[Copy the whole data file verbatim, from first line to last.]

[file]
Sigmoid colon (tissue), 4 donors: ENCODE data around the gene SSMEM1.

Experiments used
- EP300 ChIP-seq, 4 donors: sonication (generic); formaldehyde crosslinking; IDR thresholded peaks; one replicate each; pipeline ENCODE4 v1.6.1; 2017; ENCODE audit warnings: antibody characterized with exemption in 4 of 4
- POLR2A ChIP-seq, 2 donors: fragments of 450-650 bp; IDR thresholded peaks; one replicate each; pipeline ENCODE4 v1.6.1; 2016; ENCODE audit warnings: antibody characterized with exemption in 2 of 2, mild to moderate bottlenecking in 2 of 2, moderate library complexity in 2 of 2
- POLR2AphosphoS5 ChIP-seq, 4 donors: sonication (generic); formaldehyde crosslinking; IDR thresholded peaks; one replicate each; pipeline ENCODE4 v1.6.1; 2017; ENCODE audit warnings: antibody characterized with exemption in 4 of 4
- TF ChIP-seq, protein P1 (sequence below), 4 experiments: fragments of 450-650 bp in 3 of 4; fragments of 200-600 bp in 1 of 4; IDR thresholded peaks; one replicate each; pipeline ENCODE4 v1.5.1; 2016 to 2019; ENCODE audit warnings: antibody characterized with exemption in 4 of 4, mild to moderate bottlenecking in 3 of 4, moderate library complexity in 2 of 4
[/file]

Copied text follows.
Sigmoid colon (tissue), 4 donors: ENCODE data around the gene SSMEM1.

Experiments used
- EP300 ChIP-seq, 4 donors: sonication (generic); formaldehyde crosslinking; IDR thresholded peaks; one replicate each; pipeline ENCODE4 v1.6.1; 2017; ENCODE audit warnings: antibody characterized with exemption in 4 of 4
- POLR2A ChIP-seq, 2 donors: fragments of 450-650 bp; IDR thresholded peaks; one replicate each; pipeline ENCODE4 v1.6.1; 2016; ENCODE audit warnings: antibody characterized with exemption in 2 of 2, mild to moderate bottlenecking in 2 of 2, moderate library complexity in 2 of 2
- POLR2AphosphoS5 ChIP-seq, 4 donors: sonication (generic); formaldehyde crosslinking; IDR thresholded peaks; one replicate each; pipeline ENCODE4 v1.6.1; 2017; ENCODE audit warnings: antibody characterized with exemption in 4 of 4
- TF ChIP-seq, protein P1 (sequence below), 4 experiments: fragments of 450-650 bp in 3 of 4; fragments of 200-600 bp in 1 of 4; IDR thresholded peaks; one replicate each; pipeline ENCODE4 v1.5.1; 2016 to 2019; ENCODE audit warnings: antibody characterized with exemption in 4 of 4, mild to moderate bottlenecking in 3 of 4, moderate library complexity in 2 of 4